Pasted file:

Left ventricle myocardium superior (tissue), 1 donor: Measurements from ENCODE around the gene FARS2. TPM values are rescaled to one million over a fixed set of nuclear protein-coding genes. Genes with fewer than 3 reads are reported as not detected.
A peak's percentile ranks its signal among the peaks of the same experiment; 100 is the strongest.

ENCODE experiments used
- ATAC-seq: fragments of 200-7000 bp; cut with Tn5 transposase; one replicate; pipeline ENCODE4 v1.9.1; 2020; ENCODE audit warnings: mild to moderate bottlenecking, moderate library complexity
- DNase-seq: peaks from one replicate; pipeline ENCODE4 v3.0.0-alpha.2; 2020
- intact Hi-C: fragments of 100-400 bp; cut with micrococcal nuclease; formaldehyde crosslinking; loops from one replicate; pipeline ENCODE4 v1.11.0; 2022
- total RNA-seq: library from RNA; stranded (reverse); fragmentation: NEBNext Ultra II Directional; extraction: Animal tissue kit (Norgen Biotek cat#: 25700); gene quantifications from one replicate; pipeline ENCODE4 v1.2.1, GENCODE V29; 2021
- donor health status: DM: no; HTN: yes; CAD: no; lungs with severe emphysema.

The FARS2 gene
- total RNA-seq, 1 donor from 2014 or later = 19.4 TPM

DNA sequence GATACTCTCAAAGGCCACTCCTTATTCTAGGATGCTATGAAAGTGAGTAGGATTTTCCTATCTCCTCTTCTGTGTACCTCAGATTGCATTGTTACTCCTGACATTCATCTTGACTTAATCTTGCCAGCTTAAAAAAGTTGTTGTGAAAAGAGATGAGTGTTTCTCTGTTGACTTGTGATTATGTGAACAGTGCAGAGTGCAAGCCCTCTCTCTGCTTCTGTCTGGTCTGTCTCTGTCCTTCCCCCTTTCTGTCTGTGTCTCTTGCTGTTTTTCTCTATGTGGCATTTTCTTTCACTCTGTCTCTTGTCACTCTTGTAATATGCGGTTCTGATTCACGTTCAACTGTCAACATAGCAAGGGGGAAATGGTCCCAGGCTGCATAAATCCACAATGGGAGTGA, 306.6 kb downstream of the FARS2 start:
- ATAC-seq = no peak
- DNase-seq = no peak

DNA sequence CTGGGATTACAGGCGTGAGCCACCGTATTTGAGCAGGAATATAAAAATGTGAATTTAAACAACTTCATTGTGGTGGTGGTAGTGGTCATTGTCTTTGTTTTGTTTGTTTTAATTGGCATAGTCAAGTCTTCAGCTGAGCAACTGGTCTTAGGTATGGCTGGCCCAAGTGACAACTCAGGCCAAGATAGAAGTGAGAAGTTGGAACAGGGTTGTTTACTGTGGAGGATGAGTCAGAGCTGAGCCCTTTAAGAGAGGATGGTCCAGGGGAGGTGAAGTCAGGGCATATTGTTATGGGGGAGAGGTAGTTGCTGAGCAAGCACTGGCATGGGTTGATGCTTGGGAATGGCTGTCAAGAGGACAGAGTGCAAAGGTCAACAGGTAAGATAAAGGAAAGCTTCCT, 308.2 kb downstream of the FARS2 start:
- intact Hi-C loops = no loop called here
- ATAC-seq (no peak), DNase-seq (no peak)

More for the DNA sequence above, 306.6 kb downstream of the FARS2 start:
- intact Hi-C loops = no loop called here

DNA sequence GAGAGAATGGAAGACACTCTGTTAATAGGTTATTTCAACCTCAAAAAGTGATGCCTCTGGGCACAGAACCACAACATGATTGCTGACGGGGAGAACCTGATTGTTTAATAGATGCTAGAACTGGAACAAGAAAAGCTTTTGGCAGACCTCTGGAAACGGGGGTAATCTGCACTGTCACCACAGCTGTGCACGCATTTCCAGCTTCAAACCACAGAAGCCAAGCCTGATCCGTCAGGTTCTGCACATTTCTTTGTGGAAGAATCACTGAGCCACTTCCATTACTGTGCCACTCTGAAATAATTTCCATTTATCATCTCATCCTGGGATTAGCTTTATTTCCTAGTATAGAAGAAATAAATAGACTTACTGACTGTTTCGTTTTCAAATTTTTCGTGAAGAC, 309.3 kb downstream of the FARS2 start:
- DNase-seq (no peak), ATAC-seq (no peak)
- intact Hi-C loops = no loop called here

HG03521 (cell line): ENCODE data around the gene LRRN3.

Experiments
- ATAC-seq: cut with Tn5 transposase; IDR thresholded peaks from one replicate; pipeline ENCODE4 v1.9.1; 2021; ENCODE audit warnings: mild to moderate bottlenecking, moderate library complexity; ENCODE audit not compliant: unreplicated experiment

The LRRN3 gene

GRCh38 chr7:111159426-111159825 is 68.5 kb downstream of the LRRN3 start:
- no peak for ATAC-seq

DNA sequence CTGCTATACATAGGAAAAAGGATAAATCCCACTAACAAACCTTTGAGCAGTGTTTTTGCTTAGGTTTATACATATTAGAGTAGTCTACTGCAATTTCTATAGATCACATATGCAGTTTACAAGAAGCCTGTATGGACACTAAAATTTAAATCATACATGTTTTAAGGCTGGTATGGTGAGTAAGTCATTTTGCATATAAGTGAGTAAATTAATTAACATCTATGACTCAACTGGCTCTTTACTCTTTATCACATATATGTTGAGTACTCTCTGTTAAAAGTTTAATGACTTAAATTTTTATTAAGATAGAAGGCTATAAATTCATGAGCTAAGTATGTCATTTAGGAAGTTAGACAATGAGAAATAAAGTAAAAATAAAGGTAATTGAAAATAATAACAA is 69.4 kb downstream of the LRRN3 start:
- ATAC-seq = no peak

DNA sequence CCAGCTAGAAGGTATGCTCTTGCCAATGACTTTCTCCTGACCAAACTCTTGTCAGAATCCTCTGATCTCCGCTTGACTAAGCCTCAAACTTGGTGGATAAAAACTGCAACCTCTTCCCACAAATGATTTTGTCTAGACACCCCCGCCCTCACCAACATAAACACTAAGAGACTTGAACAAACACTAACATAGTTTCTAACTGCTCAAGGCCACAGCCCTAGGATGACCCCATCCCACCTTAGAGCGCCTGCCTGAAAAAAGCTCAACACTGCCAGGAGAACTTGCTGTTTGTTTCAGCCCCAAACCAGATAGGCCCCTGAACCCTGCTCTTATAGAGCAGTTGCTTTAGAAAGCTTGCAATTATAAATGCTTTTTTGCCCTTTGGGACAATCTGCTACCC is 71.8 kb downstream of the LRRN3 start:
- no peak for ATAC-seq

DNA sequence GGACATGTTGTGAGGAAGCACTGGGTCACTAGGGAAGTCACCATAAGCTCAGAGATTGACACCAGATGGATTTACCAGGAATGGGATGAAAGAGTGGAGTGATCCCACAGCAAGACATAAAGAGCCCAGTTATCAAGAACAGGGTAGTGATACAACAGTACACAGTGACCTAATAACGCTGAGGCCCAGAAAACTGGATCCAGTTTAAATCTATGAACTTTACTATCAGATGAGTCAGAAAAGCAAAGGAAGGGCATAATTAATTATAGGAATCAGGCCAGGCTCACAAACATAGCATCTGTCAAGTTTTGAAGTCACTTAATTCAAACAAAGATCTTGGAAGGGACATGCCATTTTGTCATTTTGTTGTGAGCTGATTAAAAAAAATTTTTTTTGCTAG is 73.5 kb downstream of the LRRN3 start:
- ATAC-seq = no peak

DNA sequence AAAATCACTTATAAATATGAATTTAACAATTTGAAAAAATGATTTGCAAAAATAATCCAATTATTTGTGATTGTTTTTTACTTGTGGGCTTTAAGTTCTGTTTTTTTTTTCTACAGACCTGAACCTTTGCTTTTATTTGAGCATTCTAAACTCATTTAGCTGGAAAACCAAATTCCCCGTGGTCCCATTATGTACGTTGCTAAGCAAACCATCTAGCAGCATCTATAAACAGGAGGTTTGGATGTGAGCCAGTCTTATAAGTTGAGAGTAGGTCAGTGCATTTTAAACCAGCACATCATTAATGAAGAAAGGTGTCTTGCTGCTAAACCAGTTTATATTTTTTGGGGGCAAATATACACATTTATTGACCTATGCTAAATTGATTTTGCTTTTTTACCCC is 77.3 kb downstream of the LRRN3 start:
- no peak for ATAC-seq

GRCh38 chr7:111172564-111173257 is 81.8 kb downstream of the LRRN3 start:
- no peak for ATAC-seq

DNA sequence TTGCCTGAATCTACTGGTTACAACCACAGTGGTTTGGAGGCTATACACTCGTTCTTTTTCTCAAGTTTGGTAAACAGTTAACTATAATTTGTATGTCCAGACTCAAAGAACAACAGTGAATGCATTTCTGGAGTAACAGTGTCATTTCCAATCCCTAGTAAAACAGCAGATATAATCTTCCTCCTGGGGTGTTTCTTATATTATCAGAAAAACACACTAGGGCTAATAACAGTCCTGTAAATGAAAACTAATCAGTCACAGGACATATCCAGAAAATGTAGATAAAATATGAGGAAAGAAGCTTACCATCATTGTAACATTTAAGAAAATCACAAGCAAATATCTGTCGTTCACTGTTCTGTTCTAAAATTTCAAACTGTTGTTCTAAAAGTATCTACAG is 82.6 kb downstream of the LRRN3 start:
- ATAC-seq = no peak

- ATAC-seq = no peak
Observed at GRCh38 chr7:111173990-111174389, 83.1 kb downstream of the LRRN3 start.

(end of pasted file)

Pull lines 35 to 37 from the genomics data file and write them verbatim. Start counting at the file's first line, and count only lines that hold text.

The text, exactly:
- no peak for ATAC-seq

GRCh38 chr7:111172564-111173257 is 81.8 kb downstream of the LRRN3 start:
- no peak for ATAC-seq